“What if we treated historic districts historically, making the cars accommodate the city, rather than the other way around?”
“We worked for years to reduce car use. If everybody drives a car, there is no space for people, there is no space to move, there is no space for commercial activities outside the shops.” ~ Milan deputy mayor Marco Granelli
In normal times, we have too many cars moving around New York City. Why? Because we spend billions of dollars on roads and highways that encourage people to drive. Milan, Brussels, and Paris are all using Open Street experiments during the pandemic to permanently change the driving culture in their cities. Here in New York, we can do that too.
Read the rest of the op-ed at Streetsblog.
A Streetsblog Op-Ed from John Massengale:
Gov. Andrew Cuomo and City Council Speaker Corey Johnson called for making New York City streets safer for pedestrians and social distancing while we all stay close to home. Mayor de Blasio responded with a program to open more space for pedestrians on one street per borough.
We can do more. We should use this time when traffic is light to work on ideas for safer, quieter, and more pleasant streets for pedestrians and cyclists now and in the future. During this COVID-19 crisis, we can implement ideas that are great for the long-term health of the city. Specifically, let’s make some of our quiet side-streets primarily for cyclists and walkers.
Quiet Streets (continue reading at Streetsblog)
The debate continues over how to make New York City’s streets less crowded, safer and better for people as well as cars. Some, like Gov. Andrew Cuomo, call for congestion pricing in Manhattan, although so far the New York State Legislature has not allowed that. Mayor Bill de Blasio and groups such as Transportation Alternatives promote Vision Zero, aiming for zero traffic deaths in New York City by 2024.
It’s worth looking at European cities, which have led the movement to make city streets that are as good for public life as they are for driving. In recent months, I’ve visited four of the cities with the most innovative street designs: London, Stockholm, Amsterdam and Copenhagen.
Today is the fifth Anniversary of Occupy Wall Street. For some thoughts about that, click here.
THE BROAD crossroads where Wall Street and Broad Street come together is a beautiful space, fully the equal of medieval European plazas. Today, post-911, it’s closed to almost all traffic, because the New York Stock Exchange sits at the southwest corner of the intersection. A few weeks ago, it was the symbolic center of the NYC DOT’s Shared Streets Lower Manhattan, when one Saturday afternoon 60 blocks were designated “shared spaces,” where “Pedestrians, cyclists, and motor vehicles will share the historic streets of Lower Manhattan and motorists [were] encouraged to drive 5 mph.”
When Americans talk about shared space, someone will often say, “We’re not Amsterdam.” Well, parts of Nieuw Amsterdam / New York City make a good place to start shared space experiments. Eighty per cent of Manhattan residents don’t own a car, and only twenty per cent of Manhattan workers commute to work by private car. Then add the fact that many streets in the Financial District have restricted access: some streets are only open to residents or workers employed on the street; while other streets have tank barricades and are only open to emergency and delivery vehicles.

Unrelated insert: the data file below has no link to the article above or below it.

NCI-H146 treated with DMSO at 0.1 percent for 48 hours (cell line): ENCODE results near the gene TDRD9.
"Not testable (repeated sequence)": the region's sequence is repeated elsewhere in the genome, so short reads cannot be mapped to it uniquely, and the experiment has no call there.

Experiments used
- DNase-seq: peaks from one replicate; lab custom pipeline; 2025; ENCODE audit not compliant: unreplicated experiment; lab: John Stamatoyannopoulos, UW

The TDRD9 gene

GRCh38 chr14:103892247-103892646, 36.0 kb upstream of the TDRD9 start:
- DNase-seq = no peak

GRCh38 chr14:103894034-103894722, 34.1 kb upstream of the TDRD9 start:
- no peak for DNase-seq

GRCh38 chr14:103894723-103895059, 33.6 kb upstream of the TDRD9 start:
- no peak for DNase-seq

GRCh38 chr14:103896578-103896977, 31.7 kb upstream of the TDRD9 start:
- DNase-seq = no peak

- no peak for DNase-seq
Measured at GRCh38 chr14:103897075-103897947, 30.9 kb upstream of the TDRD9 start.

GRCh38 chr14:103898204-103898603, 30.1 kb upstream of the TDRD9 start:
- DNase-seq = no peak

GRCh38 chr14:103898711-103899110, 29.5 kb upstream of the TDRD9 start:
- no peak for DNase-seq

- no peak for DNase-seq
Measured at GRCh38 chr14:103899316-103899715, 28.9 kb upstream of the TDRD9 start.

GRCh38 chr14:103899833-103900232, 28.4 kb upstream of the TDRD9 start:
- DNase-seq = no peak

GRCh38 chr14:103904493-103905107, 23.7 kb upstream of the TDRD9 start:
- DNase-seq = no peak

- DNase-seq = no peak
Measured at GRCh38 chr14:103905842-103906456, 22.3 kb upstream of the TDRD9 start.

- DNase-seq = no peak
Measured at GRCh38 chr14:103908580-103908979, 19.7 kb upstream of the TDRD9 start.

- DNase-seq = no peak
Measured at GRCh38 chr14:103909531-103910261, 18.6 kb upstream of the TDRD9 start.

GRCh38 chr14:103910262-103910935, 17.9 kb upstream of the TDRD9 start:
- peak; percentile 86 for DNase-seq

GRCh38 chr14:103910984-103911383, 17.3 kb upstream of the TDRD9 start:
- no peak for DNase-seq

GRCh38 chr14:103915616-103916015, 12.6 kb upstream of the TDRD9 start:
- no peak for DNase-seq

In the real Amsterdam, 85% of the streets today have s speed limit of 30 kilometers per hour (18.6 mph), and the other 15% have a top speed of 50 kph (31 mph). On the slower streets, pedestrian and cyclist have as much right to the street as cars and trucks, and may be anywhere on the street at any time. All of the detritus of traffic engineering—bold stripes and arrows painted on the pavement, large signs, colored bus lanes, and the like—is missing, and at the intersections, there are no stop lights, stop signs, yield signs, or crosswalks. Motor vehicles must be driven at a speed that successfully allows cars and trucks to stop for pedestrians and cyclists in the intersection.
That is “Shared Space.” That is the spirit behind the experiment the DOT tried out on Saturday, August 13, and what it hopes to try again in the future. I hope they will and therefore I make Broad Street my Street of the Day. Some of the my notes on that continue below. Continue reading
Great Barrington’s Main Street should be a place where place people want to get out of their cars to shop, eat, and socialize—under a majestic canopy of tall trees. That’s not what State DOTs build, however.
This story originally ran in the Berkshire Record, following earlier stories (links below).
AN OLD CHINESE PROVERB says, “The best time to plant a tree was 20 years ago. The second best time is now.” In other words, it’s not too late to fix the economic and social problems the recent rebuilding of Main Street brought to town.
Great Barrington’s Main Street has lost the curb appeal that helped make it the Smithsonian’s best small town in America. “That’s just aesthetics,” some will say — including a few who contributed to the design decisions that make the new Main Street so ugly — but what real estate brokers and developers call “curb appeal” is not just aesthetics. It has economic value and social outcomes.
Let’s look first at the trees on Main Street. Studies by groups like the city of Portland, Oregon, the Yale School of Forestry and the National Association of Realtors show that majestic street canopies like the one Great Barrington used to have increase retail sales and real estate values. Surveys in which people walk around towns and cities recording the places they like and don’t like show that we are attracted to places with beautiful trees. The book The Happy City establishes that beautiful, mature trees increase our day-to-day happiness, and a growing body of research in cognitive science is beginning to record the data behind these effects.